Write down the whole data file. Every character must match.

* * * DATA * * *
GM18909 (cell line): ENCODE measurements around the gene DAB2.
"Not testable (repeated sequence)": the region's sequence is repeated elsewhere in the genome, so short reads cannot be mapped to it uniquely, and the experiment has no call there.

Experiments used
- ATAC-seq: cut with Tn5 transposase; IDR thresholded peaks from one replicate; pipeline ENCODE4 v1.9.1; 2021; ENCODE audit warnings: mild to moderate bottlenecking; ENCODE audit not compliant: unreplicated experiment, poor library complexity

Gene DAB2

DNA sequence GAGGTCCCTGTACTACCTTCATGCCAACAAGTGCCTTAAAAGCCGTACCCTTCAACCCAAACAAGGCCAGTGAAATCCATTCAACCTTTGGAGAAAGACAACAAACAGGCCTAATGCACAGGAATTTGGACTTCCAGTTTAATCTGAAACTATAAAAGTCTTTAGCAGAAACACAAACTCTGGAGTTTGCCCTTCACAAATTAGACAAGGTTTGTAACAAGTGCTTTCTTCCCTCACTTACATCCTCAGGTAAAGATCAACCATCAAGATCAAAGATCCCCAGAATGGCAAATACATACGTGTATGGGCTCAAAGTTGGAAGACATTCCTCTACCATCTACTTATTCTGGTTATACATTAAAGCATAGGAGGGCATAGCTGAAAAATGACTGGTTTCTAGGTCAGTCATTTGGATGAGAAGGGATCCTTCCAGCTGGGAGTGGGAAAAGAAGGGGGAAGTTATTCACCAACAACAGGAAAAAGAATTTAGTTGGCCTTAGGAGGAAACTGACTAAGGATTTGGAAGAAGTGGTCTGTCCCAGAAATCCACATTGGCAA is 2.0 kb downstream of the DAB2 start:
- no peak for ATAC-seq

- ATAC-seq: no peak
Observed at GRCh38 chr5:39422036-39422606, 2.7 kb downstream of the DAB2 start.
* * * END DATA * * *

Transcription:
GM18909 (cell line): ENCODE measurements around the gene DAB2.
"Not testable (repeated sequence)": the region's sequence is repeated elsewhere in the genome, so short reads cannot be mapped to it uniquely, and the experiment has no call there.

Experiments used
- ATAC-seq: cut with Tn5 transposase; IDR thresholded peaks from one replicate; pipeline ENCODE4 v1.9.1; 2021; ENCODE audit warnings: mild to moderate bottlenecking; ENCODE audit not compliant: unreplicated experiment, poor library complexity

Gene DAB2

DNA sequence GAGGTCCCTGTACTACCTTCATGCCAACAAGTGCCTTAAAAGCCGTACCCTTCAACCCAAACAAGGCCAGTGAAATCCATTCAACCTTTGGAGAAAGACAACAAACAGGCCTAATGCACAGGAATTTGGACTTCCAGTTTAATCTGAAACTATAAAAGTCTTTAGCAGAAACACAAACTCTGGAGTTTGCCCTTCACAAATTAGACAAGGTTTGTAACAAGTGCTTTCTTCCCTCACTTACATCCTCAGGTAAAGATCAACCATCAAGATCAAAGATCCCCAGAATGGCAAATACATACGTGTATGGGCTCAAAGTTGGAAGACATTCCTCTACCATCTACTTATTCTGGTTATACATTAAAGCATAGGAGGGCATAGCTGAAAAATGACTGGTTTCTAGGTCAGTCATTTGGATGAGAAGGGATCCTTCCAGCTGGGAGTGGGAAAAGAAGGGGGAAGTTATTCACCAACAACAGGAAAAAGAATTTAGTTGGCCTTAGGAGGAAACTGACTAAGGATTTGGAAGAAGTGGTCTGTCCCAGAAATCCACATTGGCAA is 2.0 kb downstream of the DAB2 start:
- no peak for ATAC-seq

- ATAC-seq: no peak
Observed at GRCh38 chr5:39422036-39422606, 2.7 kb downstream of the DAB2 start.